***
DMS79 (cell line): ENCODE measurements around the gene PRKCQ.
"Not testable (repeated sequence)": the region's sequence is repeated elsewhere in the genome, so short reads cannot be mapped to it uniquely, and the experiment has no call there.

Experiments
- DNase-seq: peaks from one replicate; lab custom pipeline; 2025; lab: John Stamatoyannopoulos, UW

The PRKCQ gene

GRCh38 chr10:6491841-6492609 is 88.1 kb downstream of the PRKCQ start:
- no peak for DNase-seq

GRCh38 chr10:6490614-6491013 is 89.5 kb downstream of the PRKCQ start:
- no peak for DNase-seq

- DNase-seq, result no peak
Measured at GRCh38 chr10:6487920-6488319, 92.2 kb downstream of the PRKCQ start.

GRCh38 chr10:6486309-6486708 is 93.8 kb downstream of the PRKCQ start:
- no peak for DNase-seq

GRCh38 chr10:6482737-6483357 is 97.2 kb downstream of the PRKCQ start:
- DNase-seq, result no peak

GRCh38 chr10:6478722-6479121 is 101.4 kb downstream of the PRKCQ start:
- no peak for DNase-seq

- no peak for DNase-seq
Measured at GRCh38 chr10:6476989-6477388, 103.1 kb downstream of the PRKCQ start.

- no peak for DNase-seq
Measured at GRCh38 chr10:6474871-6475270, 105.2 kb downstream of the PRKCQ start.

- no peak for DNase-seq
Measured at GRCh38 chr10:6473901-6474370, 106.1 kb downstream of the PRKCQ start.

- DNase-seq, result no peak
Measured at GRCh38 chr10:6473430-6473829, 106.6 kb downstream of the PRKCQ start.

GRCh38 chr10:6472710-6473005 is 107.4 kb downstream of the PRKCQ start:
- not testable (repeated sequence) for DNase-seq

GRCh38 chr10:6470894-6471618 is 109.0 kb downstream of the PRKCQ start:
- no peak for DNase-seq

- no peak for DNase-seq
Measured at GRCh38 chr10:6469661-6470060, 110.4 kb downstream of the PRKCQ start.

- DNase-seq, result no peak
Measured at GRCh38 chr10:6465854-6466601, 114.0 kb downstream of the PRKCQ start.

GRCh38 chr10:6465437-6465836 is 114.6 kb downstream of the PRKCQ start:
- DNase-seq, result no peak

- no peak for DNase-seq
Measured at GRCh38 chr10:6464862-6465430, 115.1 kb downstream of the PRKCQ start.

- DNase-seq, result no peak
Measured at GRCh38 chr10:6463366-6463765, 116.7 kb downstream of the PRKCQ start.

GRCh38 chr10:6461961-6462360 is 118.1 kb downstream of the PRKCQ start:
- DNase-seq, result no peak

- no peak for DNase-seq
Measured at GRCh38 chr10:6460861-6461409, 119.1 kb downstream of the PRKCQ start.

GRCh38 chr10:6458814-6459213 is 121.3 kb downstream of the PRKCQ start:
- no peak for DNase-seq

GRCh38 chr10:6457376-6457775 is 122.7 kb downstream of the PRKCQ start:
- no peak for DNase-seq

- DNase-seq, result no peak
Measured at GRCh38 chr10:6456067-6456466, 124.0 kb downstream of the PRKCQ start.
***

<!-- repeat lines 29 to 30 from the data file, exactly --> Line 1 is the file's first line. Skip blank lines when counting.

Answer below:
- no peak for DNase-seq

- no peak for DNase-seq